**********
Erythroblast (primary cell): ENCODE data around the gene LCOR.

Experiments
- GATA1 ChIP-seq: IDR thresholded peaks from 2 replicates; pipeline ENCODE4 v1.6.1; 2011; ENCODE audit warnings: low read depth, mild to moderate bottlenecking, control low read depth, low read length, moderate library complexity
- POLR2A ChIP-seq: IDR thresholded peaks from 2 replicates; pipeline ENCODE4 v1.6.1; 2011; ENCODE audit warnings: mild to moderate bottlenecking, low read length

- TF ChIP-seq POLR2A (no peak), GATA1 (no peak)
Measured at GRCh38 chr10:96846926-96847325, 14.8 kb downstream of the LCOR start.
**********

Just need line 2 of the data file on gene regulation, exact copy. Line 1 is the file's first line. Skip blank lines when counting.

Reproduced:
Experiments